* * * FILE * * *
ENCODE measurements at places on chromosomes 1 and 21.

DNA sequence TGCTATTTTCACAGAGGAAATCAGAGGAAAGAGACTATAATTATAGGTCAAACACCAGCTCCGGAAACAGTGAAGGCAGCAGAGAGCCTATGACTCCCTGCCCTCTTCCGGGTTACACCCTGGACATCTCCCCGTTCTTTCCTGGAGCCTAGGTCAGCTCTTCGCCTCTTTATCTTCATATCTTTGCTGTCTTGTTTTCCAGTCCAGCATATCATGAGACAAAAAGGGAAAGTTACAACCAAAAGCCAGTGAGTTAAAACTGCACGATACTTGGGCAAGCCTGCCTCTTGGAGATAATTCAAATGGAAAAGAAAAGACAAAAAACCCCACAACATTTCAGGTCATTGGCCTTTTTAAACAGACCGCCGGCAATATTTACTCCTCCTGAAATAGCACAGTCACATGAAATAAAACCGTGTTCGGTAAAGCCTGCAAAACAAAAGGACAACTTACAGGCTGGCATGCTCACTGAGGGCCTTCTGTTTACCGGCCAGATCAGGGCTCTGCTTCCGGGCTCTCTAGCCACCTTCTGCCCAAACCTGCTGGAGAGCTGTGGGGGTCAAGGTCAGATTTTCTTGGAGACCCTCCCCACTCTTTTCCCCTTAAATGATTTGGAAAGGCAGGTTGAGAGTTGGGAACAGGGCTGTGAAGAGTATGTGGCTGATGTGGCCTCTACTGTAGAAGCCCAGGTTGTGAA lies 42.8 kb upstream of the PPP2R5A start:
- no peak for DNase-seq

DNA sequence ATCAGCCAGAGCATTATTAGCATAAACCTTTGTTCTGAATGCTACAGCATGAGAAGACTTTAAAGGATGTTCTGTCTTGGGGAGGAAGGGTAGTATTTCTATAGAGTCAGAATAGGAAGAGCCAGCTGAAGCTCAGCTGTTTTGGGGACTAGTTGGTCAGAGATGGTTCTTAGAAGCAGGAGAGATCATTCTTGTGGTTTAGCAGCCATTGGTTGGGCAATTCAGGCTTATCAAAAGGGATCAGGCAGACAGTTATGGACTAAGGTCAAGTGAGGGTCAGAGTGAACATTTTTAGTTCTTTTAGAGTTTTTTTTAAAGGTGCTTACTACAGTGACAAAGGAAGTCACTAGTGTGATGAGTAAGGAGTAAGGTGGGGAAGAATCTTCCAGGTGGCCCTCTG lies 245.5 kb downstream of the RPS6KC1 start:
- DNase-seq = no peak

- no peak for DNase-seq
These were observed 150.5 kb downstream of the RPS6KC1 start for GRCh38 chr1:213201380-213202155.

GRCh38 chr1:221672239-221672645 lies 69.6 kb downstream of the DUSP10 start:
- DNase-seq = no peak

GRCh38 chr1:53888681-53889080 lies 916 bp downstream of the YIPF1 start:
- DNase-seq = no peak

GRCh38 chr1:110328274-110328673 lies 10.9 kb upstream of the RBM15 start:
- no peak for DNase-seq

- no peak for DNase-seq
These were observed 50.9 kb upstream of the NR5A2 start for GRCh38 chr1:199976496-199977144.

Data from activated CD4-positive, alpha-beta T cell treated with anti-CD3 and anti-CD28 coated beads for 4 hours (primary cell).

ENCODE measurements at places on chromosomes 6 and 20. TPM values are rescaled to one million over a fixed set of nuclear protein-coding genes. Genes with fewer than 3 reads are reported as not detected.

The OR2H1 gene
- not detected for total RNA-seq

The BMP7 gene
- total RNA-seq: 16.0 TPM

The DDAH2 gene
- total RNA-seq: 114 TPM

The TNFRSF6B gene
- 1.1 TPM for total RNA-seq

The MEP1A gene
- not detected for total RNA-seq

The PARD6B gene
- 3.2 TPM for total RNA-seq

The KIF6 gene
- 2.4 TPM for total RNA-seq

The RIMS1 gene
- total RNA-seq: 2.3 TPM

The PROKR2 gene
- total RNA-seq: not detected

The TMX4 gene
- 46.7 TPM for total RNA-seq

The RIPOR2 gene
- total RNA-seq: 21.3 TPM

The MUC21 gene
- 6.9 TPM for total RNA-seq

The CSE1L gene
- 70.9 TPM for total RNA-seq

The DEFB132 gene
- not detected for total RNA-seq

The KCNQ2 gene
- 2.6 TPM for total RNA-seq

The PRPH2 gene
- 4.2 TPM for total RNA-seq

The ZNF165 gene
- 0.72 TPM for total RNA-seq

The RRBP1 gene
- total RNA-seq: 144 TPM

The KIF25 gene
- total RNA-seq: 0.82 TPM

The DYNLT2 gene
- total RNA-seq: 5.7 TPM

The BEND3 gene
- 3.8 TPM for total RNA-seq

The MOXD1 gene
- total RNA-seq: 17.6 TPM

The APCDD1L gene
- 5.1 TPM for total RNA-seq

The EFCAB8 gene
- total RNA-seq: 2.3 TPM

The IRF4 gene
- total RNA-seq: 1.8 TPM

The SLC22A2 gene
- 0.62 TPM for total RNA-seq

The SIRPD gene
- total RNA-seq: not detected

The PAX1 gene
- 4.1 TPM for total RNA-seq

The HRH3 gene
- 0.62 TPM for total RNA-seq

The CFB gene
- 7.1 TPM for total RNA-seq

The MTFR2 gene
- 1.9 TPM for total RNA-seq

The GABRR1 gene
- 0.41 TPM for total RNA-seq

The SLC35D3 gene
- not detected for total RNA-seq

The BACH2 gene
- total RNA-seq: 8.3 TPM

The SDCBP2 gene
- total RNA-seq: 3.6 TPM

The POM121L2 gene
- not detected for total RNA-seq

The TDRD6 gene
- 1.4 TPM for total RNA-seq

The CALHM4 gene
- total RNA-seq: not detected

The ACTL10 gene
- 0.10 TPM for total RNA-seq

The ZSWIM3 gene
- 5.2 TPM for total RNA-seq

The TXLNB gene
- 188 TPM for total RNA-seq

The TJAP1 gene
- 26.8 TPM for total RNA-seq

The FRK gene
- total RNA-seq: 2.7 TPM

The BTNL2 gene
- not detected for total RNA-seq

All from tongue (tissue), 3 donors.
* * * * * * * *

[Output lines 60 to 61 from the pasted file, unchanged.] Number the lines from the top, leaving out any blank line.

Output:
The MOXD1 gene
- total RNA-seq: 17.6 TPM